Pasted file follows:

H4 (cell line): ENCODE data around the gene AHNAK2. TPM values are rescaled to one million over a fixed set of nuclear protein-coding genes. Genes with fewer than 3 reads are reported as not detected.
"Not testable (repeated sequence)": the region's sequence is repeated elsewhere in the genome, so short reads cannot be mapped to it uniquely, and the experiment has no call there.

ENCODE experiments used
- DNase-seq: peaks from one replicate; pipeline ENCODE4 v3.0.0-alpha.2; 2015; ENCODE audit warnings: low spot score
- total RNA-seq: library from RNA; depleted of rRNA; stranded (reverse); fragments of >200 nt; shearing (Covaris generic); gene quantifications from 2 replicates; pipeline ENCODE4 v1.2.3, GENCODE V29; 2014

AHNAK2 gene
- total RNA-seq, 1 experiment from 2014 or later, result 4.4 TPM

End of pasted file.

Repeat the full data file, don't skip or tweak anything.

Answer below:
H4 (cell line): ENCODE data around the gene AHNAK2. TPM values are rescaled to one million over a fixed set of nuclear protein-coding genes. Genes with fewer than 3 reads are reported as not detected.
"Not testable (repeated sequence)": the region's sequence is repeated elsewhere in the genome, so short reads cannot be mapped to it uniquely, and the experiment has no call there.

ENCODE experiments used
- DNase-seq: peaks from one replicate; pipeline ENCODE4 v3.0.0-alpha.2; 2015; ENCODE audit warnings: low spot score
- total RNA-seq: library from RNA; depleted of rRNA; stranded (reverse); fragments of >200 nt; shearing (Covaris generic); gene quantifications from 2 replicates; pipeline ENCODE4 v1.2.3, GENCODE V29; 2014

AHNAK2 gene
- total RNA-seq, 1 experiment from 2014 or later, result 4.4 TPM